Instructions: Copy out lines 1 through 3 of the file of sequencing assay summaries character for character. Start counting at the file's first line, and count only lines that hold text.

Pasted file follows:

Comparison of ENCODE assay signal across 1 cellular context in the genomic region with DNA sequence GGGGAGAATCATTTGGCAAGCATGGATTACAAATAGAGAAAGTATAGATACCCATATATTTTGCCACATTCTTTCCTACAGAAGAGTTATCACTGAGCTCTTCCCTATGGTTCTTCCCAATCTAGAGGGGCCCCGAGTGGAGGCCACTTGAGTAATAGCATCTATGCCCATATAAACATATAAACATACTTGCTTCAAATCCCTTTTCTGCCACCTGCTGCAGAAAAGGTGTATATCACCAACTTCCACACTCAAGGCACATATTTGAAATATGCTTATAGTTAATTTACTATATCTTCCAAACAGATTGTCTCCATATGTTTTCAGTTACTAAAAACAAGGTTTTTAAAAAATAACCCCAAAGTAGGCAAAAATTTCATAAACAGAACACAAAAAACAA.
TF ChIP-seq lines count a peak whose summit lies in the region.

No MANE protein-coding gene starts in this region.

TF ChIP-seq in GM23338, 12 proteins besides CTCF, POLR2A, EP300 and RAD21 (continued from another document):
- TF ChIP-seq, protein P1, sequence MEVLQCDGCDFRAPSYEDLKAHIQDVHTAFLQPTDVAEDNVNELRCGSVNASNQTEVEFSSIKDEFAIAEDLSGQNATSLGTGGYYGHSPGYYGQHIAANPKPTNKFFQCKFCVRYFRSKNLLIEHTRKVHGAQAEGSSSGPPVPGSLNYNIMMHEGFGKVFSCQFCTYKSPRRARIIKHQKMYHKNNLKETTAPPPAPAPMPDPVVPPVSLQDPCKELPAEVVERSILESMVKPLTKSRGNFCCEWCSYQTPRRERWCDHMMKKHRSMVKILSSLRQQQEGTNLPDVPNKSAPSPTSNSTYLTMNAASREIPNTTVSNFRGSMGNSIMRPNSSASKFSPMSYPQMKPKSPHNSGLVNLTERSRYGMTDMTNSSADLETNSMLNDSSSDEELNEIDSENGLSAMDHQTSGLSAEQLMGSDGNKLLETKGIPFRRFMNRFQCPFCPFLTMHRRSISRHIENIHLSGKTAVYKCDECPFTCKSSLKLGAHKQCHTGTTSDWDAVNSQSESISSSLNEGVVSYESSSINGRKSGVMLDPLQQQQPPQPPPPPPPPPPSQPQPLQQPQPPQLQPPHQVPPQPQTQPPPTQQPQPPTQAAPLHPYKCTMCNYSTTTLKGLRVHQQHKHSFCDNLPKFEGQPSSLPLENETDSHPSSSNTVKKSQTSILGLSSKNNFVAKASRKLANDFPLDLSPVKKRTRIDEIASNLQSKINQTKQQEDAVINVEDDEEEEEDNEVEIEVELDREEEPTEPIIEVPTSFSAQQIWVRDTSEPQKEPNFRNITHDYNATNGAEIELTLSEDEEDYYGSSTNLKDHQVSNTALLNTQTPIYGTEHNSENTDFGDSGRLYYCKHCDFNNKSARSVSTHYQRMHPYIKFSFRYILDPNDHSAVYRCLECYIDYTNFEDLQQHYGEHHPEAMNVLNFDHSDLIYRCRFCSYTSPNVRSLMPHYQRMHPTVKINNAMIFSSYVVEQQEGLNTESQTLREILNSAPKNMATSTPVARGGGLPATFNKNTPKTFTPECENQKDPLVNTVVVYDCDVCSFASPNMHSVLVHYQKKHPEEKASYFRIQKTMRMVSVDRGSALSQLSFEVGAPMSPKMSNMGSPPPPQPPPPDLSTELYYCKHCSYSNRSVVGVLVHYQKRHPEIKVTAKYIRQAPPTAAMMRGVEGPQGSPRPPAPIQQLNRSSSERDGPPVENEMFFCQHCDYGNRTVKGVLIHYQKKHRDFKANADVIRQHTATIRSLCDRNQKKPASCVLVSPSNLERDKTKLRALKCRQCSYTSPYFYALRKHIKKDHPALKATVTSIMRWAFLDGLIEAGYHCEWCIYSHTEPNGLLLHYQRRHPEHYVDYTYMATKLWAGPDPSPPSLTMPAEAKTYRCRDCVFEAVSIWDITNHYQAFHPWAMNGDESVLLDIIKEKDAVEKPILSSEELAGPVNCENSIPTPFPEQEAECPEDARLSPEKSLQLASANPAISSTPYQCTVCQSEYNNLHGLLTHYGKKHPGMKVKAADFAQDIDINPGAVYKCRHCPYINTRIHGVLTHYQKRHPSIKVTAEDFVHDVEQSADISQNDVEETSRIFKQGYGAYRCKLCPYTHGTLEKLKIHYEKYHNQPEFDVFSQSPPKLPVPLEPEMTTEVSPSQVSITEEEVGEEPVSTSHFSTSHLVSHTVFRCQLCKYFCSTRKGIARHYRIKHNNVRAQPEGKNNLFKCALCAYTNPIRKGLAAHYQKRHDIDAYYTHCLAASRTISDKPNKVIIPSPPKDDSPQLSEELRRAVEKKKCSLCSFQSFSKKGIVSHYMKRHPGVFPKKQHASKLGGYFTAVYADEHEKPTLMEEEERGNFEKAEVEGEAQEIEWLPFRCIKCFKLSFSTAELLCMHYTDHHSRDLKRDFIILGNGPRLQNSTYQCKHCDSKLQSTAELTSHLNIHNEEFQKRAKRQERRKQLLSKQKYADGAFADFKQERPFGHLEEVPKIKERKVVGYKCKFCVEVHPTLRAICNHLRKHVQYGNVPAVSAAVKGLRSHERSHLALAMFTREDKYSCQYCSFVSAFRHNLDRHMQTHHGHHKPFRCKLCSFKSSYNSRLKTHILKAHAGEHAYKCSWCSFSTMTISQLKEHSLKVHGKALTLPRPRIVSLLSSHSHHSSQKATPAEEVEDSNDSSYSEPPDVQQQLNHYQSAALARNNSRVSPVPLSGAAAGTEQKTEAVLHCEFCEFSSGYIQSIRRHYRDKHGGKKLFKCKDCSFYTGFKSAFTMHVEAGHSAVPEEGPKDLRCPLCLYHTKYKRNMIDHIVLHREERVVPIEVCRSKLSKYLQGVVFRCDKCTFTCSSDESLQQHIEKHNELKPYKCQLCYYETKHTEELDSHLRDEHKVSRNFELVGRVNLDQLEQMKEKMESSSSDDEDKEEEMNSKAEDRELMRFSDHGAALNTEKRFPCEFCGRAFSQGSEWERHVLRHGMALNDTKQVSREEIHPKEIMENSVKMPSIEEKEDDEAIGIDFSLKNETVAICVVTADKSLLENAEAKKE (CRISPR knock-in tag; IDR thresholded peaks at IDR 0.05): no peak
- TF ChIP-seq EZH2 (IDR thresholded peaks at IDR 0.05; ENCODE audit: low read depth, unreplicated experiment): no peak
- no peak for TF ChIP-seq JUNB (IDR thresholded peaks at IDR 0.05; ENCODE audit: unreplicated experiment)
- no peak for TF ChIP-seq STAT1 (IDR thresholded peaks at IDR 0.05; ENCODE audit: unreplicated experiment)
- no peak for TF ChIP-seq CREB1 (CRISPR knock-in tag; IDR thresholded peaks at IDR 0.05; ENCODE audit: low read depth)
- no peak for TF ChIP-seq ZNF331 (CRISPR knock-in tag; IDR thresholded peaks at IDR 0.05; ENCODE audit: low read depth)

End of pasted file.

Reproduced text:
Comparison of ENCODE assay signal across 1 cellular context in the genomic region with DNA sequence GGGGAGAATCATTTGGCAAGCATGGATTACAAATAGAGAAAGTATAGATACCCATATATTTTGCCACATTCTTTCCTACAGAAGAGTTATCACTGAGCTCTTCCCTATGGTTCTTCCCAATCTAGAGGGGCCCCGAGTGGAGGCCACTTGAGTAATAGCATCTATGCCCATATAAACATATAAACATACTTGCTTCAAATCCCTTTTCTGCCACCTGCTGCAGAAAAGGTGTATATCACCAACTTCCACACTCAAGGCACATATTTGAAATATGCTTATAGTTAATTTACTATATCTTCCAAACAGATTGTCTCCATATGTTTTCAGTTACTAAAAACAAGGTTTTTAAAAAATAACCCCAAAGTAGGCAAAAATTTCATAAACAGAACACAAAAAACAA.
TF ChIP-seq lines count a peak whose summit lies in the region.

No MANE protein-coding gene starts in this region.